Dense Fog Advisory issued January 22 at 3:57AM EST expiring January 22 at 12:00PM EST in effect for: Genesee, Lapeer, Lenawee, Livingston, Macomb, Monroe, Oakland, Saint Clair, Shiawassee, Washtenaw, Wayne
MI hospital saves teenage boy after dirt bike accident
10:14 PM, Jul 29, 2013
12:00 AM, Jul 30, 2013
(WXYZ) - They're called the most spectacular medical cases in the world.
More than a hundred of these cases are examined by top medical professionals on an annual basis, but only a handful are selected each year.
One of them unfolded at Mott Children's Hospital in Ann Arbor.
We've covered medical miracle cases where there's no doubt a patient likely should have died in the operating room or even before they got to the table.
According to doctors at U of M, that's the case of a 14-year-old from Deerfield Township.
Maxwell Bontekoe lives for riding motorcycles—the speed, the noise, the adrenaline rush.
His dad and grandfather love it too. It's in their blood. But then Max and his brother were riding dirt bikes on their family farm in Deerfield Township when a catastrophic collision occurred.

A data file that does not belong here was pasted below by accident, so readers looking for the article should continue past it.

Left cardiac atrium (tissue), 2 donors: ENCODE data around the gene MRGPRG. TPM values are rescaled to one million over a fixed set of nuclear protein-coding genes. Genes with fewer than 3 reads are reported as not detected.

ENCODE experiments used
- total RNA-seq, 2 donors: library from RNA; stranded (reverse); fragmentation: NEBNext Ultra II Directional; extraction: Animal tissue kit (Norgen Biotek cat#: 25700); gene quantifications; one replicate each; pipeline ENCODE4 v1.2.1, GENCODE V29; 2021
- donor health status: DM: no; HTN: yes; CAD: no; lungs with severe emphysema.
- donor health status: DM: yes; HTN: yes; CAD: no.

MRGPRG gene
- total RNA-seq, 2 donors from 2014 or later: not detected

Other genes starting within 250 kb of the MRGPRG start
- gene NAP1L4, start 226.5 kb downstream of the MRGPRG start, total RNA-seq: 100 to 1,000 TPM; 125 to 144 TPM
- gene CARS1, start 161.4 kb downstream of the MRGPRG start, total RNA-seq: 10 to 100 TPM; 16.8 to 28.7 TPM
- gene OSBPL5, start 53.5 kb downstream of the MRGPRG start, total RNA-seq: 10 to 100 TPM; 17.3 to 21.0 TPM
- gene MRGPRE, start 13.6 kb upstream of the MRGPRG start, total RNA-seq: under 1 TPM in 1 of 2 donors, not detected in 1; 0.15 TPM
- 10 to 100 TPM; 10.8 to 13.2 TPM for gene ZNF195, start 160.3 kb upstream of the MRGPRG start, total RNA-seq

"I just remember seeing him and the next thing I know I'm on the ground just in a lot of pain," said Max.
Max's dad was the first to arrive on the scene. There was no blood, no broken bones, just a scrape across his chest.
They drove to Saint Joseph Hospital in Howell where a scan showed internal bleeding.
Max was then rushed by life flight to the University of Michigan in Ann Arbor.
"This is far worse than what we thought it was, not only is his spleen damaged, his liver has been pulled away from his body he's bleeding underneath his liver, and we're having difficulty stopping him from bleeding," said Dr. Ronald Hirschl.
At U of M's Mott Children's Hospital, Dr. Ronald Hirschl couldn't get the bleeding or his blood pressure under control, so it was a race to the operating room.
Max's operation lasted 10 hours and required 50 units of blood. Doctors had to remove Max's liver, repair it and then transplant it back into his body.
This is the first time in the world this operation has been performed successfully for this type of injury.
But Max still wasn't out of the woods.
"There was a lot going on with him, his heart had stopped after surgery and they had to resuscitate him," said Max's dad.
Max spent 4 months in intensive care. He was in and out of surgery every three days and still could not talk.
Once out of ICU, he spent two months re-learning how to walk.
Max's dad never left his side.
After going through the whole ordeal, Max had one goal—to get back on that motorcycle. And he did.